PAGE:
While the plain white tee will always take premier place in men’s style canon, the Breton shirt is just as essential. Made famous by the fishermen in the French region of Breton, the summery tee hit it off with James Dean, who loved the shirt for its simple horizontal stripes in white and navy.
Designed to be worn with an air of je ne sais quoi, the Breton – in short or long sleeve – can be dressed up with trousers and a blazer or paired with linen shorts and slip-ons for a vrai interpretation of the local seafaring gents, sans rod and straw hat.
#6 The Trench Coat
The trench coat was created for British officers in 1895, with the intent to dress the soldiers who went to war. More than a century later the classic piece, birthed by Burberry, remains very much the same with military epaulettes, throat latch, hook and bar, as well as a D-ring on the belt, cuff straps and the storm flap on the right shoulder – designed to button over the coat to keep the rain out.
Many luxury brands have crafted their own trench, offering the outerwear classic in updated colours such navy, black and beige. It’s a timeless, light-ish piece when made from cotton to wear over a suit for work. And it looks street cool over denim, a tee and sneakers for the weekend.
#7 Dark Raw Jeans
The origins of denim are rooted in 1873 when the sturdy cloth became official workwear for men in the U.S. But it was in the Fifties, among the likes of Brando and Dean, that denim formed certain subcultural attachment that still influence its acceptance in fashion today.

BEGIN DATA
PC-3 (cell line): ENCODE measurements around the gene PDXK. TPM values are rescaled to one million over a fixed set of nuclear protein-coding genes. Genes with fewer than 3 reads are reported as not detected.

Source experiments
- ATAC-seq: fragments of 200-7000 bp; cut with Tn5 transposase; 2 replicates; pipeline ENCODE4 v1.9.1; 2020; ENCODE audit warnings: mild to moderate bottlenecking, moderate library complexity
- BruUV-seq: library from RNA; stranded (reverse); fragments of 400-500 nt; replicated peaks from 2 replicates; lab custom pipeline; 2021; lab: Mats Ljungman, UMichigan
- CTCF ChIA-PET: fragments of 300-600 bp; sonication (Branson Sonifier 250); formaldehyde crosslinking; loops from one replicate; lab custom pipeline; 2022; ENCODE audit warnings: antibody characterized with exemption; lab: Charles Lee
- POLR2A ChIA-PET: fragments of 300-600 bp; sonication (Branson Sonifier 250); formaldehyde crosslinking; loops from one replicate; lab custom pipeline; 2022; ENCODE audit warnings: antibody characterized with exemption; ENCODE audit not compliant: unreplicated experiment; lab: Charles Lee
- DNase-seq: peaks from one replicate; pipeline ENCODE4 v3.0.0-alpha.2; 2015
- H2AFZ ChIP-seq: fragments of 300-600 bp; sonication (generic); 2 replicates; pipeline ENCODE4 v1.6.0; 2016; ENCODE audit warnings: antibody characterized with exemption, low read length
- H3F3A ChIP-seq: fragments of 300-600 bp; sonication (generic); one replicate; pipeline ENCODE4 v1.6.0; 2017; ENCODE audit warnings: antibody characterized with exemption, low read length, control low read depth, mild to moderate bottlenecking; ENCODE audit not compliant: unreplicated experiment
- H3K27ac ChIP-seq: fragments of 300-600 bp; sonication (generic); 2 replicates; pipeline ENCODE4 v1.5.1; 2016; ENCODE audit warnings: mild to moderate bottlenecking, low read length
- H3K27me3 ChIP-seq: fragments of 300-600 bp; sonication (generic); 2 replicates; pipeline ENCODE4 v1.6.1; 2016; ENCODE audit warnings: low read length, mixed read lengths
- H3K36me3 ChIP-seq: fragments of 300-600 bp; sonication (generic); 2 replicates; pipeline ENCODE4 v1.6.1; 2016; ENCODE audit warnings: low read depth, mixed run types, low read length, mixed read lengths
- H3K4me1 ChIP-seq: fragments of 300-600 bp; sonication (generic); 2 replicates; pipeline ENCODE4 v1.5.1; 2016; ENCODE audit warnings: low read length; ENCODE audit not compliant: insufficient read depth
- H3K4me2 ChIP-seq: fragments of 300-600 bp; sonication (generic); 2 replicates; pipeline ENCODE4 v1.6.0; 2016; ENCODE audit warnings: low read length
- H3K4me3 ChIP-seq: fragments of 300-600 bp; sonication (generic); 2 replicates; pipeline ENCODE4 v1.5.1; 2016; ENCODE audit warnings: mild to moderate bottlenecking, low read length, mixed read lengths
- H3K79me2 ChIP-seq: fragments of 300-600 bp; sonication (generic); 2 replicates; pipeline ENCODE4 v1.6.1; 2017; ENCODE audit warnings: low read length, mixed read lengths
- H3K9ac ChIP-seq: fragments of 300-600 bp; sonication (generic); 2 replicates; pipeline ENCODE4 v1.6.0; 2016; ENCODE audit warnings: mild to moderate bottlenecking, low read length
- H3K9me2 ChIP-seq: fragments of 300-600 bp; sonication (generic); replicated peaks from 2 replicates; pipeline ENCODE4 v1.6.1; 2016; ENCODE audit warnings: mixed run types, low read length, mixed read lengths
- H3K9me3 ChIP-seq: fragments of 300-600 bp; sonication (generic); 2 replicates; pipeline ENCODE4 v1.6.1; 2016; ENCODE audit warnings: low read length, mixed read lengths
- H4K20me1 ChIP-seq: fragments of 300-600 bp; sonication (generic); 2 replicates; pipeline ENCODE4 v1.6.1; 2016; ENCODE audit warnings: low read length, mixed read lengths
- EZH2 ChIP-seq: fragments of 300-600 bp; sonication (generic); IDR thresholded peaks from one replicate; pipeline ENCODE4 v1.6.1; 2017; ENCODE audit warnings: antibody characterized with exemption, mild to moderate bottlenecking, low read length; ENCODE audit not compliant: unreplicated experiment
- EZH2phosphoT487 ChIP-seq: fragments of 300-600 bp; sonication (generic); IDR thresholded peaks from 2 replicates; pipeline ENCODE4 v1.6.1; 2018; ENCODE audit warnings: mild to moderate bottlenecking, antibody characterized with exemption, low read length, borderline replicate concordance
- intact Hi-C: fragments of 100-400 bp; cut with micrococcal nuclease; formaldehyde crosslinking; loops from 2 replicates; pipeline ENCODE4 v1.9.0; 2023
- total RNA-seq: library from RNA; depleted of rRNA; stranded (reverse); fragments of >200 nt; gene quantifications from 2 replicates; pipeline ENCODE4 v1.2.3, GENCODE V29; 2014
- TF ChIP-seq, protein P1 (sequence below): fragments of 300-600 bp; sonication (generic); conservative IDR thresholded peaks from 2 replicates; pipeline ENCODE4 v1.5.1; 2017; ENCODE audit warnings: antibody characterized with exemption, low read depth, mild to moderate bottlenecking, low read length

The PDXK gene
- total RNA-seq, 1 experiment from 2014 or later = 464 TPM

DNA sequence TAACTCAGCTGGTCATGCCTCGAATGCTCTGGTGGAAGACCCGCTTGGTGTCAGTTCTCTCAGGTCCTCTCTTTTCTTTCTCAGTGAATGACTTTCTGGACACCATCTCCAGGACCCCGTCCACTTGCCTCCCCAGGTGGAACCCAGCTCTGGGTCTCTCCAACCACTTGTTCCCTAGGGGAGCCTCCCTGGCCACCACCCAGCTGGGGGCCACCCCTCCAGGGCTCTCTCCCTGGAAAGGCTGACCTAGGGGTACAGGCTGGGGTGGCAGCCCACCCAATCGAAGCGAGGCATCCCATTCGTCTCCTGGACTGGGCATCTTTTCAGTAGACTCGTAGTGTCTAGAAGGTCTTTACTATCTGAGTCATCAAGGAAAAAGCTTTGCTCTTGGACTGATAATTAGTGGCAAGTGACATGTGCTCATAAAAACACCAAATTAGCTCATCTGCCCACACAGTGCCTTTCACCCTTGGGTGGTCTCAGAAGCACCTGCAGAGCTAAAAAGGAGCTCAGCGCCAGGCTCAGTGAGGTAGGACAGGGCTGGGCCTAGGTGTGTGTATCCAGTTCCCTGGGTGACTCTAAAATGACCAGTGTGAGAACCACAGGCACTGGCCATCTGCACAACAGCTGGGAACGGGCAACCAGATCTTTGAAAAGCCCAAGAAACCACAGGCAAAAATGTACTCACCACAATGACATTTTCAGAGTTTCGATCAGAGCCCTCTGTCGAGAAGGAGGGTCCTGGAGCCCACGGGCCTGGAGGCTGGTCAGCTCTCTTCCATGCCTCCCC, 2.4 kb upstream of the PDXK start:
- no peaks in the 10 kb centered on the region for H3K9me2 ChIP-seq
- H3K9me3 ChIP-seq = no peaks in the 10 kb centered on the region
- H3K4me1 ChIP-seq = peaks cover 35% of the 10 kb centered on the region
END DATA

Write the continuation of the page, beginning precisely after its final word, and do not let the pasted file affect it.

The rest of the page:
The original minimalists, the mid-century men taught proceeding generations just how well denim could work as a fashionable pant; effortless in presentation and equally as versatile as trousers.
The plain white tee is an obvious choice for jeans; rolling the cuffs slightly and pairing with leather Chelsea’s for rockabilly vibe. Or, dress up the jeans with a button down shirt and jacket; the shirt tucked in for formalities, and then framed with a leather tan belt and matching brogues.
#8 Grey Suit
Grey is the most versatile of the coloured, non-black suits. The grey suit works timelessly in a plethora of different shades; appearing light and breezy in a pastel hue or corporately driven yet refined in charcoal. As a work suit, work a light pink, blue or lilac shirt under a dark grey three piece with brown shoes.
Meanwhile, the weekend looks dashing with an open collared white shirt and stark white sneakers – always no socks, for a perfect rendition of how to mix casual and formal pieces.
#9 White Sneakers
No longer reserved for sweating, the sneaker has been officially set free the gym and looks to be remain a staple footwear piece that lasts beyond the trend of sportsluxe.
There’s been a shift in men’s wear toward a comfortable chic in recent years, that sees the white sneaker pair with clean, slim jeans and tee, or with a textural blazer and chinos for a bouncier smart casual outfit.
Rules do apply: keep the sneaker low-cut and always in leather, with little-to-no coloured panels or prints for a minimal feel that makes the sneaker feel dressier than it actually is. No socks is a better option; running with the sporty vibe. Now, go get ’em.